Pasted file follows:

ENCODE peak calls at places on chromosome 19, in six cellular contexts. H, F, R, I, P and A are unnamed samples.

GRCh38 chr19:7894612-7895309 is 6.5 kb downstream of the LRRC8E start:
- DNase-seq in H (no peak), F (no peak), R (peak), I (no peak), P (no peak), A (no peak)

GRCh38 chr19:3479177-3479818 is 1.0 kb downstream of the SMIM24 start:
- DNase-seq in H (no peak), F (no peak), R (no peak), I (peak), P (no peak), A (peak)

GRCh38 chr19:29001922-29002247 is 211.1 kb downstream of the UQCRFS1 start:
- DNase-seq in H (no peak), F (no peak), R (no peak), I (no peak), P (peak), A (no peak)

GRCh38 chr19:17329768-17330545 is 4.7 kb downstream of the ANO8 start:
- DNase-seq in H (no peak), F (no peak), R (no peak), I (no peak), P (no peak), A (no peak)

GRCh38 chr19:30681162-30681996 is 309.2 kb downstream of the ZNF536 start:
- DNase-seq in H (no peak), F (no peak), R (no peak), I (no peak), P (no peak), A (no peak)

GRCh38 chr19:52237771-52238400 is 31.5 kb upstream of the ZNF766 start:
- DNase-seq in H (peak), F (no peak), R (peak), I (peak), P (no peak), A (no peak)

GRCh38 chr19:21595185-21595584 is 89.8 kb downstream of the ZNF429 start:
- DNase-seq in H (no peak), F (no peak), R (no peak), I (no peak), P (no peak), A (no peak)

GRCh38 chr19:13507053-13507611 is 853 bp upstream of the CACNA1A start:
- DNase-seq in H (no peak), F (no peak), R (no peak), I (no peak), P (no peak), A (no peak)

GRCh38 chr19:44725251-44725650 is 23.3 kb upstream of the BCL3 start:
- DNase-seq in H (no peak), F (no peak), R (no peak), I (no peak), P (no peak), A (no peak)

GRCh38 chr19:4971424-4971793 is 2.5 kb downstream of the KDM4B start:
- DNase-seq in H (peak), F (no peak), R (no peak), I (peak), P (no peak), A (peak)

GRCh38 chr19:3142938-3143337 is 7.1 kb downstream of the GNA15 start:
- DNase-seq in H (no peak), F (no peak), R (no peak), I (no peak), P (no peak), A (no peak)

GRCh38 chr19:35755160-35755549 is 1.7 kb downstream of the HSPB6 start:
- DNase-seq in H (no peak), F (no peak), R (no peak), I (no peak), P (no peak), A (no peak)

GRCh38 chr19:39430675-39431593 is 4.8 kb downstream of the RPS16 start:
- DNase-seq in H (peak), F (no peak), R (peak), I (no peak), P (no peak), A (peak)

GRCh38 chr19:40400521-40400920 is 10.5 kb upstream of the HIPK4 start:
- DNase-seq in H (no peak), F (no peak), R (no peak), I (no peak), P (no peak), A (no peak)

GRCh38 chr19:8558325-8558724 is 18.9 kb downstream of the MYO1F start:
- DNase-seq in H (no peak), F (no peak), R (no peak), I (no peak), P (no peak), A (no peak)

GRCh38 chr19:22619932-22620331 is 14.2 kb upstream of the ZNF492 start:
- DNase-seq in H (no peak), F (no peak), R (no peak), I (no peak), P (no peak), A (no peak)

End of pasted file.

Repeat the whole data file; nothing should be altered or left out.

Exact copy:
ENCODE peak calls at places on chromosome 19, in six cellular contexts. H, F, R, I, P and A are unnamed samples.

GRCh38 chr19:7894612-7895309 is 6.5 kb downstream of the LRRC8E start:
- DNase-seq in H (no peak), F (no peak), R (peak), I (no peak), P (no peak), A (no peak)

GRCh38 chr19:3479177-3479818 is 1.0 kb downstream of the SMIM24 start:
- DNase-seq in H (no peak), F (no peak), R (no peak), I (peak), P (no peak), A (peak)

GRCh38 chr19:29001922-29002247 is 211.1 kb downstream of the UQCRFS1 start:
- DNase-seq in H (no peak), F (no peak), R (no peak), I (no peak), P (peak), A (no peak)

GRCh38 chr19:17329768-17330545 is 4.7 kb downstream of the ANO8 start:
- DNase-seq in H (no peak), F (no peak), R (no peak), I (no peak), P (no peak), A (no peak)

GRCh38 chr19:30681162-30681996 is 309.2 kb downstream of the ZNF536 start:
- DNase-seq in H (no peak), F (no peak), R (no peak), I (no peak), P (no peak), A (no peak)

GRCh38 chr19:52237771-52238400 is 31.5 kb upstream of the ZNF766 start:
- DNase-seq in H (peak), F (no peak), R (peak), I (peak), P (no peak), A (no peak)

GRCh38 chr19:21595185-21595584 is 89.8 kb downstream of the ZNF429 start:
- DNase-seq in H (no peak), F (no peak), R (no peak), I (no peak), P (no peak), A (no peak)

GRCh38 chr19:13507053-13507611 is 853 bp upstream of the CACNA1A start:
- DNase-seq in H (no peak), F (no peak), R (no peak), I (no peak), P (no peak), A (no peak)

GRCh38 chr19:44725251-44725650 is 23.3 kb upstream of the BCL3 start:
- DNase-seq in H (no peak), F (no peak), R (no peak), I (no peak), P (no peak), A (no peak)

GRCh38 chr19:4971424-4971793 is 2.5 kb downstream of the KDM4B start:
- DNase-seq in H (peak), F (no peak), R (no peak), I (peak), P (no peak), A (peak)

GRCh38 chr19:3142938-3143337 is 7.1 kb downstream of the GNA15 start:
- DNase-seq in H (no peak), F (no peak), R (no peak), I (no peak), P (no peak), A (no peak)

GRCh38 chr19:35755160-35755549 is 1.7 kb downstream of the HSPB6 start:
- DNase-seq in H (no peak), F (no peak), R (no peak), I (no peak), P (no peak), A (no peak)

GRCh38 chr19:39430675-39431593 is 4.8 kb downstream of the RPS16 start:
- DNase-seq in H (peak), F (no peak), R (peak), I (no peak), P (no peak), A (peak)

GRCh38 chr19:40400521-40400920 is 10.5 kb upstream of the HIPK4 start:
- DNase-seq in H (no peak), F (no peak), R (no peak), I (no peak), P (no peak), A (no peak)

GRCh38 chr19:8558325-8558724 is 18.9 kb downstream of the MYO1F start:
- DNase-seq in H (no peak), F (no peak), R (no peak), I (no peak), P (no peak), A (no peak)

GRCh38 chr19:22619932-22620331 is 14.2 kb upstream of the ZNF492 start:
- DNase-seq in H (no peak), F (no peak), R (no peak), I (no peak), P (no peak), A (no peak)